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Century old NZ butter found next to Scott’s camp in Antarctica

Wednesday, December 16th 2009 - 23:12 UTC
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The butter bears a label reading Canterbury Central Cooperative Dairy Company and the maker’s fern leaf symbol The butter bears a label reading Canterbury Central Cooperative Dairy Company and the maker’s fern leaf symbol

An almost 100-year-old pack of New Zealand butter, in good condition, has been found in Antarctica. The butter, bearing the maker's Fern leaf symbol and date, was found in a sack by workers at New Zealand's Scott Base, reported on Monday NZ press.

The Antarctic Heritage Trust team said the butter was found frozen in an area near the hut, which belonged to British explorer Robert Falcon Scott in the early 20th century. “What's amazing is how strong that smells. Nearly a 100 years -- very, very strong, possibly a bit too strong?” said Lizzie Meek of the New Zealand Antarctic Heritage Trust.

The butter bears a label reading “CCCDC,” which is believed to stand for defunct New Zealand firm Canterbury Central Cooperative Dairy Company.

”(It's) very exciting because there's such a strong connection with New Zealand. And a lot of supplies were given to the expedition by NZ companies and New Zealand people. But it's great to find one with that instantly recognizable Silver Fern and in such great condition relatively speaking,“ Meek said.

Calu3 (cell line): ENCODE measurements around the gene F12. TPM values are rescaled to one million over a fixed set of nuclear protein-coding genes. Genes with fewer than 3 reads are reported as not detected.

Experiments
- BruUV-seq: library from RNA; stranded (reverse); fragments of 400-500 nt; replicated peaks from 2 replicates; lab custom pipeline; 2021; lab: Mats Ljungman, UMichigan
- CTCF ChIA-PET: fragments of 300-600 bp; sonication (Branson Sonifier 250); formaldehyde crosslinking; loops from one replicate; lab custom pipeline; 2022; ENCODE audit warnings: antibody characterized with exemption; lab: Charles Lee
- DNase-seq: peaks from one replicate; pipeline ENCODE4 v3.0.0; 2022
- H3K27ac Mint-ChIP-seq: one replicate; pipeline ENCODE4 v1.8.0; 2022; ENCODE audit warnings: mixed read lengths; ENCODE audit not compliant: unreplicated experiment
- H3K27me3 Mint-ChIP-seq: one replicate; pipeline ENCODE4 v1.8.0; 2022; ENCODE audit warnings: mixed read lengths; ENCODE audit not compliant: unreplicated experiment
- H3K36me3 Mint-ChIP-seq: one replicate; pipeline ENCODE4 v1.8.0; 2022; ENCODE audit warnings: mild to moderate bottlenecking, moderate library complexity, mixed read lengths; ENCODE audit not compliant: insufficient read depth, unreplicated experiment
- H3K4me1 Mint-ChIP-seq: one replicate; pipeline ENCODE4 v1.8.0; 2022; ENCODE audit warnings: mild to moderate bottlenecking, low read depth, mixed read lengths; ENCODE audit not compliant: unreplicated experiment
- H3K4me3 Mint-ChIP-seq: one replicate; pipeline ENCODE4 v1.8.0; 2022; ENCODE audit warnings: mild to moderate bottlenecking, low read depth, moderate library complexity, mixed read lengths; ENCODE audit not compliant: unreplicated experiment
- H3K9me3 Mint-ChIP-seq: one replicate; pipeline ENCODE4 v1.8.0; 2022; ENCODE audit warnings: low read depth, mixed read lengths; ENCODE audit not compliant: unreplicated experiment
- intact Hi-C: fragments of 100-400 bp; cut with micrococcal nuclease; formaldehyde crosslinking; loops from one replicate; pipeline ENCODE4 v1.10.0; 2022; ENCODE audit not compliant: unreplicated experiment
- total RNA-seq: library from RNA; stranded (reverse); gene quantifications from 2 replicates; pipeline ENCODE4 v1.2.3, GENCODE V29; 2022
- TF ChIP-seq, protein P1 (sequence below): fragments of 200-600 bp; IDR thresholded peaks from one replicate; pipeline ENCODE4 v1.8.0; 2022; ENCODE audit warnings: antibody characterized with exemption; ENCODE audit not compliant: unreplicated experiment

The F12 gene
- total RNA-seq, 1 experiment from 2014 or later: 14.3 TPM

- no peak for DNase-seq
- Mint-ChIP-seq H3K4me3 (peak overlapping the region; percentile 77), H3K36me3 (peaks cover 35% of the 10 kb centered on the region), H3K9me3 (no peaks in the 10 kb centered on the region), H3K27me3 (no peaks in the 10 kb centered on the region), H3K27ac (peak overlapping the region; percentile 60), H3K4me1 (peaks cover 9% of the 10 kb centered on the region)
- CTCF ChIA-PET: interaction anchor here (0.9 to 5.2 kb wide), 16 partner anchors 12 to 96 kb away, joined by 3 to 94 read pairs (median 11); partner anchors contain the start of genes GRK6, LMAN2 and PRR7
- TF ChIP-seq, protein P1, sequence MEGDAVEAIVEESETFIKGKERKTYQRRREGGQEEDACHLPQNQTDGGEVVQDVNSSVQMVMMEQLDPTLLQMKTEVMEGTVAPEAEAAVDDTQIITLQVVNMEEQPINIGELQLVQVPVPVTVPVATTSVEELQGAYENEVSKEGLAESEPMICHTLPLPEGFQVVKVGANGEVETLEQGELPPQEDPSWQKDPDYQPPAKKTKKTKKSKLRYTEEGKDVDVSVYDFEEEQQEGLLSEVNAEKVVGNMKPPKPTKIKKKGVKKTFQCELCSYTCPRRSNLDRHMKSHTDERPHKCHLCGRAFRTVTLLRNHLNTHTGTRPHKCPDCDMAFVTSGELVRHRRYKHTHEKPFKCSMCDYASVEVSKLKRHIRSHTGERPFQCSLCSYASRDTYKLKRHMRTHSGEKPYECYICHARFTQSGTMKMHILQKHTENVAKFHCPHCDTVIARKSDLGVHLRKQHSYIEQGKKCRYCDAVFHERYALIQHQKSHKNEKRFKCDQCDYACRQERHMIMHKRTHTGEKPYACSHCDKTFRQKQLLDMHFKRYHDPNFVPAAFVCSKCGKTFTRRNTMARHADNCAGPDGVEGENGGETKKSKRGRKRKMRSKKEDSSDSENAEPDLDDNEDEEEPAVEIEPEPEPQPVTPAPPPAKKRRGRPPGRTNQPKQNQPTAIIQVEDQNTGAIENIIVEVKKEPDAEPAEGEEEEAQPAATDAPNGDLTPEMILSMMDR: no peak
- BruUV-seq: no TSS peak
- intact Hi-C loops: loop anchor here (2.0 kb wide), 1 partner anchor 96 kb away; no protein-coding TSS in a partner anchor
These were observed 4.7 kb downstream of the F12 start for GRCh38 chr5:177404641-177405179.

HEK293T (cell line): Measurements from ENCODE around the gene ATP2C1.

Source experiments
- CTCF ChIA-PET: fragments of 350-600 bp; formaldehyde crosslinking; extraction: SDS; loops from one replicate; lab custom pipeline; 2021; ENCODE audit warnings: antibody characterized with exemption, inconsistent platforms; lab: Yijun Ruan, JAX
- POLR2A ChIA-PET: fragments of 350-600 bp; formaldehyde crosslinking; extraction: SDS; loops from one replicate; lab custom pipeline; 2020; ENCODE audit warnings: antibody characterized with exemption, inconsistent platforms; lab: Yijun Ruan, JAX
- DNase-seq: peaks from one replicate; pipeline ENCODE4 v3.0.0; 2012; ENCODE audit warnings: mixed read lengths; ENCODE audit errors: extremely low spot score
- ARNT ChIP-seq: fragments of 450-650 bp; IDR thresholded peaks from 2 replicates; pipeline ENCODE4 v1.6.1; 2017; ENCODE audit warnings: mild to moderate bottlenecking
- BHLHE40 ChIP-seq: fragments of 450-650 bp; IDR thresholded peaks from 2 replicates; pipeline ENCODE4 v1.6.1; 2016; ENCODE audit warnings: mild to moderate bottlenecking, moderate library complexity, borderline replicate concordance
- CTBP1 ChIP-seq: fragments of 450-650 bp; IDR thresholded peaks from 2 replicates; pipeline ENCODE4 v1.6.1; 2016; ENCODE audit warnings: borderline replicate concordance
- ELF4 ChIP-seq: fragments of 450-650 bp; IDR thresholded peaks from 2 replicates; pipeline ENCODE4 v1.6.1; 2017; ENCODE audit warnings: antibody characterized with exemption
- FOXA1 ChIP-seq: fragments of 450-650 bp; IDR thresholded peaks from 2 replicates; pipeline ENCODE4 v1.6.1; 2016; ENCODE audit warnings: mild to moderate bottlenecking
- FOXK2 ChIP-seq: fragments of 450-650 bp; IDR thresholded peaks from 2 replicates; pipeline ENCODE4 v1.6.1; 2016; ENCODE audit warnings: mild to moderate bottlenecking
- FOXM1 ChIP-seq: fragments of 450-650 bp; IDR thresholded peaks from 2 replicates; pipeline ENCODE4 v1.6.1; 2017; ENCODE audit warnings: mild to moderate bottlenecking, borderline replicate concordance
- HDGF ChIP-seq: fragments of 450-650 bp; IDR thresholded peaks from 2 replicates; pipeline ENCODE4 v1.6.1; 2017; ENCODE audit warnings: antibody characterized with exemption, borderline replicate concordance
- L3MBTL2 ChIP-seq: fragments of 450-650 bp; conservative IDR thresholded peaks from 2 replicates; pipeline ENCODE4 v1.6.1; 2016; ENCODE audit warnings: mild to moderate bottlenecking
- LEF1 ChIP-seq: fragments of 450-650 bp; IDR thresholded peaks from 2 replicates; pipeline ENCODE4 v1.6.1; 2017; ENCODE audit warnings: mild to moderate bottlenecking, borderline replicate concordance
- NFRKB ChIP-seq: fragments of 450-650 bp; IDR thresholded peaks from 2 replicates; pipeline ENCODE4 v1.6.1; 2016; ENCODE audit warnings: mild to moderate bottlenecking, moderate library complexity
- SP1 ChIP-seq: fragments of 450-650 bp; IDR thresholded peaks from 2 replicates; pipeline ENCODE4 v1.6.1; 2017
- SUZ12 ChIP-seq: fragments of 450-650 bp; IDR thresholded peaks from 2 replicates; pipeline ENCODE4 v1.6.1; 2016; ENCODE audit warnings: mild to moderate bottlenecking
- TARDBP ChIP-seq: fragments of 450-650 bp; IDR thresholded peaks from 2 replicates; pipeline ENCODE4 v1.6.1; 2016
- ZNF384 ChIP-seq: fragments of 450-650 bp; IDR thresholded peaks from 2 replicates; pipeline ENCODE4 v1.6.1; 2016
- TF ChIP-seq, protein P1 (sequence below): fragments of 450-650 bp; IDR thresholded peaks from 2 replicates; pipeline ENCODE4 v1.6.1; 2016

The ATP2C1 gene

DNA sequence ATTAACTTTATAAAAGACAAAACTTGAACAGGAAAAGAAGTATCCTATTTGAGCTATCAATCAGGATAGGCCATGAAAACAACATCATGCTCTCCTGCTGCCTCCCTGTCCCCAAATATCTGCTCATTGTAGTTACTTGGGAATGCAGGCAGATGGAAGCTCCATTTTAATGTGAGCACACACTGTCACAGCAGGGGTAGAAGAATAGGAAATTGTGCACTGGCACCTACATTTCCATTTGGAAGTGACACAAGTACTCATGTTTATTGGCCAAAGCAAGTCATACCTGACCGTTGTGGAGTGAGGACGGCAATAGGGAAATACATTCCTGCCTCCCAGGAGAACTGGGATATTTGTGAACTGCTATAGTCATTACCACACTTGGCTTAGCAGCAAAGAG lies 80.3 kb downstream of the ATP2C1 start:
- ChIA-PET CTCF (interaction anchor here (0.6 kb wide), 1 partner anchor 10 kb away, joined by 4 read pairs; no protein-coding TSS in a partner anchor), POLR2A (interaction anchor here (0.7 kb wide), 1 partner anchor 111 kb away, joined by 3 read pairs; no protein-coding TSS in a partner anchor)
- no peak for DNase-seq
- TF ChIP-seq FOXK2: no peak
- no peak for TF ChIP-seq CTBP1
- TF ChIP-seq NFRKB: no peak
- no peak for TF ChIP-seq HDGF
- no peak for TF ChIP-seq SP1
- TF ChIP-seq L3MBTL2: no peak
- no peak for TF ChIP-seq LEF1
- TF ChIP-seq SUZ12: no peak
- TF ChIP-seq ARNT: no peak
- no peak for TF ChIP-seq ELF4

Meek said the team plans to return the butter to its former location for another 100 years. ”I hope it'll look pretty similar, perhaps a little dustier but pretty much exactly the same,” Meek said.

Scott’ expedition to reach the South Pole at the beginning of last century took over two years and when he finally accomplished the feat, 17 January 1912, Norway’s Roald Amundsen had beaten him by five weeks.

Scott and his men died in the return trip from the pole.

Another NZ team, only a month ago, discovered in the Antarctic two boxes of Scotch whisky belonging to explorer Ernest Shackleton.

Categories: Environment, Antarctica.

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